Spring Cleaning Basics: The Living Areas

Our living areas tend to be collection points of random clutter. Kids leave their toys laying around. Piles of mail get stacked here and there. Random items that belong in other areas of the house magically congregate in corners. 

The biggest task in spring cleaning these general living spaces of your home is likely to be the first step — removing clutter. Better bring in some big bins for sorting, because you’re going to need them!

Living room, dining room, TV room, kids area — whatever these family spaces are in your home, now is the time to spring clean them! 

Spring Cleaning Living Room

Before You Get Going, Get Your Gear!

By now you should be pretty familiar with your basic spring cleaning kit. But, just so you don’t forget anything, here’s your list:

  • All Purpose Natural Cleaner
  • Window Cleaner (Combine equal parts water and white vinegar in a spray bottle with a few drops of your favorite essential oil) 
  • A stack of clean flour sack towels or microfiber cloths
  • A small bristled brush or toothbrush
  • Several large bins for sorting clutter
  • Long-handled duster
  • Vacuum and vacuum brush attachments
  • Mop and mop bucket (only if you have hard flooring)
  • Step stool 

Spring Cleaning The Living Areas Checklist:

If you have multiple living areas in your home, consider doing each room separately. A living room and dining room, if connected, can certainly be accomplished on the same day, but if you also have a den or kids’ playroom, wait and tackle those later.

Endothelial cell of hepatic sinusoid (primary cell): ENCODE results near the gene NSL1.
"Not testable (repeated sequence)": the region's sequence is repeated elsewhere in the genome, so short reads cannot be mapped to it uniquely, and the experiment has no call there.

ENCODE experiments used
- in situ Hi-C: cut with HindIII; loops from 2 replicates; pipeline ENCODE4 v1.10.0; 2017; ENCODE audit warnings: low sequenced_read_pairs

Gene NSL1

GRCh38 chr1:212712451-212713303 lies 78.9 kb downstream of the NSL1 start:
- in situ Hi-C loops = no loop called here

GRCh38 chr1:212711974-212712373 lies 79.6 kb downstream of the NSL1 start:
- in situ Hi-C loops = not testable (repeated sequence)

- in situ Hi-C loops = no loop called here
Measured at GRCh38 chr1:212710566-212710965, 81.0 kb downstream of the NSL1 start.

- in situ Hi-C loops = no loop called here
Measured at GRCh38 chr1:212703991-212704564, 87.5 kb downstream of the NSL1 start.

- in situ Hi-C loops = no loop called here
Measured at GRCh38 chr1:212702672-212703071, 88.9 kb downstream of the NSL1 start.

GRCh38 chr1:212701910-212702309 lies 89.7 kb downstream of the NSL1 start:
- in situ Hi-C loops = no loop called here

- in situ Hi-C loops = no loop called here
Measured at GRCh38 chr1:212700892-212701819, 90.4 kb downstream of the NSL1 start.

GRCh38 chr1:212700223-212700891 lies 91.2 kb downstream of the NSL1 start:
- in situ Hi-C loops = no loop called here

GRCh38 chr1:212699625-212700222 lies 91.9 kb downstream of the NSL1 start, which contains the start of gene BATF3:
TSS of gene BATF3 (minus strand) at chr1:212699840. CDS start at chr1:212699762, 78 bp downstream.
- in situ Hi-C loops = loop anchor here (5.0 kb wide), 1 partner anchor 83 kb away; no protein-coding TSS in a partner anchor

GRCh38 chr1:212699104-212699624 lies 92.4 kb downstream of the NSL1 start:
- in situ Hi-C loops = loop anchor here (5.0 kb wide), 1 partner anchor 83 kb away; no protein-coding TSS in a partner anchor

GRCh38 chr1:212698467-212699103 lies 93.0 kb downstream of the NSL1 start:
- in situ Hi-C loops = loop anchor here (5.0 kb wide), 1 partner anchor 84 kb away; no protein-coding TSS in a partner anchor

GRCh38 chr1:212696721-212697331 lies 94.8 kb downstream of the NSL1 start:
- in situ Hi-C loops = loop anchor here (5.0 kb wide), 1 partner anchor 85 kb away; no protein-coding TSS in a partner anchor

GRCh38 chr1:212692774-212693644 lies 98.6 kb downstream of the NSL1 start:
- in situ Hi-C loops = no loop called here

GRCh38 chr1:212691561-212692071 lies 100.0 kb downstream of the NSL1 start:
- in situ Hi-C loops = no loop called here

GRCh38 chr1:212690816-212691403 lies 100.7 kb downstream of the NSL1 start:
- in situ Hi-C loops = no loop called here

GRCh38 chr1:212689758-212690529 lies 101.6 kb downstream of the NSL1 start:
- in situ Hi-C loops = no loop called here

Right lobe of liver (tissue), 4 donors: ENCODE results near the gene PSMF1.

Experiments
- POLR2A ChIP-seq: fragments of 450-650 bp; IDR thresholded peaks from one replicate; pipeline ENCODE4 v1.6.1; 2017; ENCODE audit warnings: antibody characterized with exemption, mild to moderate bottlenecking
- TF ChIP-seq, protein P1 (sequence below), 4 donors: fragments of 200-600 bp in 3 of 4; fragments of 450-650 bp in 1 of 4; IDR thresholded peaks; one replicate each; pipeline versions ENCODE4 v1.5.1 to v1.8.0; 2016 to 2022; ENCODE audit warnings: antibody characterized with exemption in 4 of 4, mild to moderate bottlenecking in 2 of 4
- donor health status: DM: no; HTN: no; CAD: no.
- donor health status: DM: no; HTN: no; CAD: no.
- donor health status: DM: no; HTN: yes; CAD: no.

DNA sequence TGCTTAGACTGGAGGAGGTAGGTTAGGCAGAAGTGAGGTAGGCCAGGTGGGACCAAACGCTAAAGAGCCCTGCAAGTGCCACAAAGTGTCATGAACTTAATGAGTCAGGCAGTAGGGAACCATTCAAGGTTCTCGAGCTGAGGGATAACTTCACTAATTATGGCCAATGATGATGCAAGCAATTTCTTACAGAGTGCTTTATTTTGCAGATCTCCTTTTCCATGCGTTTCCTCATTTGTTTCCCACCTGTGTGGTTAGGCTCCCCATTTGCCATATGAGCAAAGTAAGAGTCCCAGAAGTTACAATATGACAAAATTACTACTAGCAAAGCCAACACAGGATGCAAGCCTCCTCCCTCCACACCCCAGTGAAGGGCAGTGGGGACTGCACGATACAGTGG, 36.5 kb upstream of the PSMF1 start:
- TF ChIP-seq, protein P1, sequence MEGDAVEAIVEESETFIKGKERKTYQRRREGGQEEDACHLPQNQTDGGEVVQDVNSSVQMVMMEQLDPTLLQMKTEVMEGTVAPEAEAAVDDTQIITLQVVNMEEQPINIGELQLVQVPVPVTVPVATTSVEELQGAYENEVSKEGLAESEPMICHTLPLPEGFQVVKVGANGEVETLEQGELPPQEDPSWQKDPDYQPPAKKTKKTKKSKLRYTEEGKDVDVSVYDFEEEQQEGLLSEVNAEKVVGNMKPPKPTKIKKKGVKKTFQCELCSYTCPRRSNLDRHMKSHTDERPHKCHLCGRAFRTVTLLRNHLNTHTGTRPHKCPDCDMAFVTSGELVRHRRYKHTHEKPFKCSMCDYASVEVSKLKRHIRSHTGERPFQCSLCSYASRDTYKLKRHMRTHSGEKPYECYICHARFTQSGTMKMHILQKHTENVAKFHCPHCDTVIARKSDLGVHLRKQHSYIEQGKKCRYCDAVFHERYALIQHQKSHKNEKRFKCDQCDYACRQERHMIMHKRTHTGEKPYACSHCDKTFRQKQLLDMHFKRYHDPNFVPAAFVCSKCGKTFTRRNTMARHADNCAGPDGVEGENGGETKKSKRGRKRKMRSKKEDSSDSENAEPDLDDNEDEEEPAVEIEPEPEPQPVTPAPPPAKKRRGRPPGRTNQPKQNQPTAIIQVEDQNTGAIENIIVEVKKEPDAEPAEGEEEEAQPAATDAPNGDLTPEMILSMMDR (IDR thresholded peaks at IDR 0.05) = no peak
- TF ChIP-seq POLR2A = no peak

Why? It’s easy to get distracted moving from room to room, and you may find at the end of the day that you can’t cross anything off your list because you added too much to your plate. Not to mention, your family living spaces will all still be disaster zones. 

One of the keys to making spring cleaning successful is to keep it in bite-sized chunks. At the end of each day of work, you should be going to bed knowing at least one project is complete. It’ll help you stay motivated — and sane. 

So, without further ado — the checklist! 

  • Get rid of the clutter. Separate the mess into categories so you can easily put them away later. Use one bin for each family member, plus one for things you’re giving away and another for trash. 
  • Move small furniture (end tables, potted plants, chairs, etc) out of the room you’re cleaning. Clean each item with All Purpose Natural Cleaner as you go.
  • Clean dust and cobwebs from the ceiling, walls, light fixtures, ceiling fans, window frames, and baseboards. Start at the top using your long-handled duster or your cloth and work down. Remove any artwork from the walls and dust them before setting aside. Wipe the window frames, light fixtures, fans, and baseboards with a microfiber cloth or flour sack towel dampened with All Purpose Natural Cleaner.
  • Clean doorknobs and light switches.
  • Clean the windows. If your screens are removable, take them out. Take them to the bathroom shower. Lightly scrub them down before rinsing them clean. Spray a natural cleaner along the window tracks and scrub them clean using a toothbrush or small cleaning brush. Replace the screens. Use a window cleaner or your own DIY solution to clean the glass.